• Problems with type hinting
  • Not being able to talk to two backend sources at once

He also suggests a few things that you can do to help the situation including not sending angry emails to the internals mailing list and contribute back with something useful instead (like RFCs).

The claim that "PHP is this awesome enabling language that let's you focus on doing awesome things" doesn't hold up when all of the gains are wasting dealing with the obtuse errors.
tagged: pretend good language opinion problems

Link: http://edorian.github.io/2013-10-19-Please-stop-pretending-PHP-is-a-good-language/

Lukas Smith:
Good design is no excuse for wasting time
Mar 28, 2013 @ 11:51:51

In his most recent post Lukas Smith suggests that good design isn't an excuse for wasting time. He's basically saying that Symfony2, because of how it's designed and implemented, isn't a RAD (rapid application development) framework and that it's about time for some layers to be added to help get it there.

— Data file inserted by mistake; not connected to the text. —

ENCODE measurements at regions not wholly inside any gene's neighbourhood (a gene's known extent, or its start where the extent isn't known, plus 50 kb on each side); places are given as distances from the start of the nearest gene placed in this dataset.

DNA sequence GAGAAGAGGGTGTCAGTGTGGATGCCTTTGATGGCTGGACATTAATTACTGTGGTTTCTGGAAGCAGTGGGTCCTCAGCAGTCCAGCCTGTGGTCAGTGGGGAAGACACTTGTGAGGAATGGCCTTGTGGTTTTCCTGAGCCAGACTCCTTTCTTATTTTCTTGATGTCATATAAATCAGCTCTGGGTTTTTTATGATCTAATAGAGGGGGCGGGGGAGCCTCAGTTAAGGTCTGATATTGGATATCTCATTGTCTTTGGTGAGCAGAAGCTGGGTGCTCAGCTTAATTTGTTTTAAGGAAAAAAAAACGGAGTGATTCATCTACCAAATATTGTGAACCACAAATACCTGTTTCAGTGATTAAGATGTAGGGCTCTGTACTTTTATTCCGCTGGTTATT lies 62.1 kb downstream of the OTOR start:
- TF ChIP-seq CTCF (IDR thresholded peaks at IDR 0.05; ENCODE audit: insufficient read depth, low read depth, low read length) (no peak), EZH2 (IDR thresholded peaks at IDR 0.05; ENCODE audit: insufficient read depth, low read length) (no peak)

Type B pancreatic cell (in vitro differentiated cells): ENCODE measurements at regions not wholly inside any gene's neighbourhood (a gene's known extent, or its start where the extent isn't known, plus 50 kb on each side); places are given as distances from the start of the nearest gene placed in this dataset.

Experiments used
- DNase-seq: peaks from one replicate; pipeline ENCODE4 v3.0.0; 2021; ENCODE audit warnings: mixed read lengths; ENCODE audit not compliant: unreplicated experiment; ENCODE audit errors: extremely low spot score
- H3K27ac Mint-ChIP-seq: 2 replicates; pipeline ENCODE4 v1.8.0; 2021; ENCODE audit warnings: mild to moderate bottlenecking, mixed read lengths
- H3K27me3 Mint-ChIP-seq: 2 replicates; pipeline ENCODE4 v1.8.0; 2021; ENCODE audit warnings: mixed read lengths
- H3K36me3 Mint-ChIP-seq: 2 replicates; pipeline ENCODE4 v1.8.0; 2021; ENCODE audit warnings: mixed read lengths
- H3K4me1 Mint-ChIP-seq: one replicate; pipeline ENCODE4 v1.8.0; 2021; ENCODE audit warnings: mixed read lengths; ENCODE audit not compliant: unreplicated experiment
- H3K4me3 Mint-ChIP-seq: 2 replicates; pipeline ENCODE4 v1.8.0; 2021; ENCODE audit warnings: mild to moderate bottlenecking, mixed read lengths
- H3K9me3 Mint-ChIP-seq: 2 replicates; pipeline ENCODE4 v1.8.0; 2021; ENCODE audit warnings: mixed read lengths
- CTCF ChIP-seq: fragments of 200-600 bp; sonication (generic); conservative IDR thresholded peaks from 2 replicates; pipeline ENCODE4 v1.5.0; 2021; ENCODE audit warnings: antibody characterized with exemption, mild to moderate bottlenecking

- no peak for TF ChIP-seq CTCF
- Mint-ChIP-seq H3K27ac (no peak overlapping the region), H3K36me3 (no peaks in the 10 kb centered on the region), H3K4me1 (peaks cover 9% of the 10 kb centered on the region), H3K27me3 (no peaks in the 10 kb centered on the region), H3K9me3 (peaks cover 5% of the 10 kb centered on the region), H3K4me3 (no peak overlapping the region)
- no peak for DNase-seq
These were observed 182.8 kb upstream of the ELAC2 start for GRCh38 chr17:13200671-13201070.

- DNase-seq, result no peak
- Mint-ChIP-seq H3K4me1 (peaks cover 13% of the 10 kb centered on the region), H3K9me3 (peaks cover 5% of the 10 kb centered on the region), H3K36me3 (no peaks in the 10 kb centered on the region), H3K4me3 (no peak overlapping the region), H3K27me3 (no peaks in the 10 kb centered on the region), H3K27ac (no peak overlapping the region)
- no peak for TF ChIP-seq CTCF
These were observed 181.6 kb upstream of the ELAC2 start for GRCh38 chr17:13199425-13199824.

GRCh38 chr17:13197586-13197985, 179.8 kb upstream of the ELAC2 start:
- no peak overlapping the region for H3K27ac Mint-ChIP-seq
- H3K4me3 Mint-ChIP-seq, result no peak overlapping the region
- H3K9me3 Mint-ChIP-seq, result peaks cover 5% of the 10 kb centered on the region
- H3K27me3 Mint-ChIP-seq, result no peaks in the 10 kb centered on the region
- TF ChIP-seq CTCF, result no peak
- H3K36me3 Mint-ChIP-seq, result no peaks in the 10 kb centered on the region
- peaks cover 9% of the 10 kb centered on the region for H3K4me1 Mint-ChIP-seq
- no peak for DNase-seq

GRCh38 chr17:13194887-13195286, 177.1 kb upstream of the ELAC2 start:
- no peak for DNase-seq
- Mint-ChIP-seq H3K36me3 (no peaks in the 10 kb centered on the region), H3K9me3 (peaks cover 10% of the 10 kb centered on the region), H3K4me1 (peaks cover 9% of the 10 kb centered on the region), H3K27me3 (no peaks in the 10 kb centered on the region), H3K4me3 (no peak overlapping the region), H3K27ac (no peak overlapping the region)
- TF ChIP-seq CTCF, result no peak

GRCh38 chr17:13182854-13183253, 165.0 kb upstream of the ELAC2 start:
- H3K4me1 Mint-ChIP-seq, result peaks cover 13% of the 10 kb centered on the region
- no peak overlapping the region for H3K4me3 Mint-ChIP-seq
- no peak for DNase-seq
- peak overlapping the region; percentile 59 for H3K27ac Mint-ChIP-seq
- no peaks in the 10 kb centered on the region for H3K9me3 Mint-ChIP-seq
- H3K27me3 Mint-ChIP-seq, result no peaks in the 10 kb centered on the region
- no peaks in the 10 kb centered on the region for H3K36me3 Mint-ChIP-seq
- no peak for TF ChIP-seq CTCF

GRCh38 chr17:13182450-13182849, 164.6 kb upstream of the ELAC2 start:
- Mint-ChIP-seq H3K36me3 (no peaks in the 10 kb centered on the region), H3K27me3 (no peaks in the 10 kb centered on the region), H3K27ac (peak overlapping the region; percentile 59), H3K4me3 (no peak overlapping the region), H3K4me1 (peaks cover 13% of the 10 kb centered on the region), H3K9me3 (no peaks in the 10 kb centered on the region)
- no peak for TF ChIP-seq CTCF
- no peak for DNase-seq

Symfony 1.x I would put into a category of frameworks focused on RAD, aka rapid application development. [...] So for those people who were happy focusing on the 80% use case Symfony2 is a step back. Suddenly the same features take longer to implement, take longer to modify later on and on top of that the learning curve is steeper.

He suggests that work be put into "RAD layers" that can sit on top of Symfony2 and provide some of the more familiar features people are used to from things like CakePHP, Yii and CodeIgniter. There's been a few tries to accomplish this with only one getting the closest in his opinion - the KnpBundle.

tagged: good design symfony2 rapid application development framework layer